RoMan, the Army Research Laboratory's robotic manipulator, considers the best way to grasp and move a tree branch at the Adelphi Laboratory Center, in Maryland.

Evan Ackerman

This article is part of our special report on AI, “The Great AI Reckoning.

"I should probably not be standing this close," I think to myself, as the robot slowly approaches a large tree branch on the floor in front of me. It's not the size of the branch that makes me nervous—it's that the robot is operating autonomously, and that while I know what it's supposed to do, I'm not entirely sure what it will do. If everything works the way the roboticists at the U.S. Army Research Laboratory (ARL) in Adelphi, Md., expect, the robot will identify the branch, grasp it, and drag it out of the way. These folks know what they're doing, but I've spent enough time around robots that I take a small step backwards anyway.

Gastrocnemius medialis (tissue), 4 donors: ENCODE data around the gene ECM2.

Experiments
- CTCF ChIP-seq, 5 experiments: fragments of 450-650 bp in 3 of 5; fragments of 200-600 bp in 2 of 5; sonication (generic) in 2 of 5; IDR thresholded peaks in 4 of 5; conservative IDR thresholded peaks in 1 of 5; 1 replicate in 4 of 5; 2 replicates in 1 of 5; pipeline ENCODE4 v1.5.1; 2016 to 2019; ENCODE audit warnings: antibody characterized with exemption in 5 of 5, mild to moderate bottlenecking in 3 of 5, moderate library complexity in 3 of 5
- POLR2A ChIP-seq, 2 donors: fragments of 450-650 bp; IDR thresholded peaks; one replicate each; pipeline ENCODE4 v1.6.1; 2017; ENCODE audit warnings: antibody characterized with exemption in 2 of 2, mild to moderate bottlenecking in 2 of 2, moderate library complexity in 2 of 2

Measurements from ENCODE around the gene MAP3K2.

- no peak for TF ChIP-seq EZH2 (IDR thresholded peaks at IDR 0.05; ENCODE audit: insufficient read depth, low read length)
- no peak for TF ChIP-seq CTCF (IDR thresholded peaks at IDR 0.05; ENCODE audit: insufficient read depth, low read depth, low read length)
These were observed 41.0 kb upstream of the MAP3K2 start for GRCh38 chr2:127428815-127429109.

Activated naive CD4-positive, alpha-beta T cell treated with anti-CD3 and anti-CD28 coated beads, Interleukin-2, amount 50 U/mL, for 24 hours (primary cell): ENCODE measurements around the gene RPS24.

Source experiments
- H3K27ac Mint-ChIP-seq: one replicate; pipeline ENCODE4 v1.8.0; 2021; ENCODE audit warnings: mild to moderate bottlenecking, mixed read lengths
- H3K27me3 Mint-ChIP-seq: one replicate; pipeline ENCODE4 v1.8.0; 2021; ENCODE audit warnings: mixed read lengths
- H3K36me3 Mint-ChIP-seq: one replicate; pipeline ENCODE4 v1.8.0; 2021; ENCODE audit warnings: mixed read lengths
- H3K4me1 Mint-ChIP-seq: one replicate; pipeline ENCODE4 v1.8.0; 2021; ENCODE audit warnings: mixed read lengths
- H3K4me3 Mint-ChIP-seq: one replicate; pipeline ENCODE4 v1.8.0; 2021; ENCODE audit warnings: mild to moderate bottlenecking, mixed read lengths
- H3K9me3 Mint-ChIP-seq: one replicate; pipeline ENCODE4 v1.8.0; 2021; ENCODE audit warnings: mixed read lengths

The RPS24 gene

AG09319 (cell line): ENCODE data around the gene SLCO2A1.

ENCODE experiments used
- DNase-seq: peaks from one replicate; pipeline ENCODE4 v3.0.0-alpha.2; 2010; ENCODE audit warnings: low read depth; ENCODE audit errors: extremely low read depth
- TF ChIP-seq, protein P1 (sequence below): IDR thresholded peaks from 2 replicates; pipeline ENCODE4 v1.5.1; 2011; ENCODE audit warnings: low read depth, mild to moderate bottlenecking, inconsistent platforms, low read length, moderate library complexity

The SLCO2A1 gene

The robot, named RoMan, for Robotic Manipulator, is about the size of a large lawn mower, with a tracked base that helps it handle most kinds of terrain. At the front, it has a squat torso equipped with cameras and depth sensors, as well as a pair of arms that were harvested from a prototype disaster-response robot originally developed at NASA's Jet Propulsion Laboratory for a DARPA robotics competition. RoMan's job today is roadway clearing, a multistep task that ARL wants the robot to complete as autonomously as possible. Instead of instructing the robot to grasp specific objects in specific ways and move them to specific places, the operators tell RoMan to "go clear a path." It's then up to the robot to make all the decisions necessary to achieve that objective.